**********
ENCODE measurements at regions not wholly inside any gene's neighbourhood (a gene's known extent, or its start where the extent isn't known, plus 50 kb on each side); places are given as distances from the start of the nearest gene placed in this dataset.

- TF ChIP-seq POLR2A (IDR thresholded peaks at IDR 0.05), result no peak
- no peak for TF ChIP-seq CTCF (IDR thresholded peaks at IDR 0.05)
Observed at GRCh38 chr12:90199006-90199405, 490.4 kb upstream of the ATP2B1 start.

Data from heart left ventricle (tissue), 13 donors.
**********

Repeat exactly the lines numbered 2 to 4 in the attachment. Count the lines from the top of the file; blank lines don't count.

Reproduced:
- TF ChIP-seq POLR2A (IDR thresholded peaks at IDR 0.05), result no peak
- no peak for TF ChIP-seq CTCF (IDR thresholded peaks at IDR 0.05)
Observed at GRCh38 chr12:90199006-90199405, 490.4 kb upstream of the ATP2B1 start.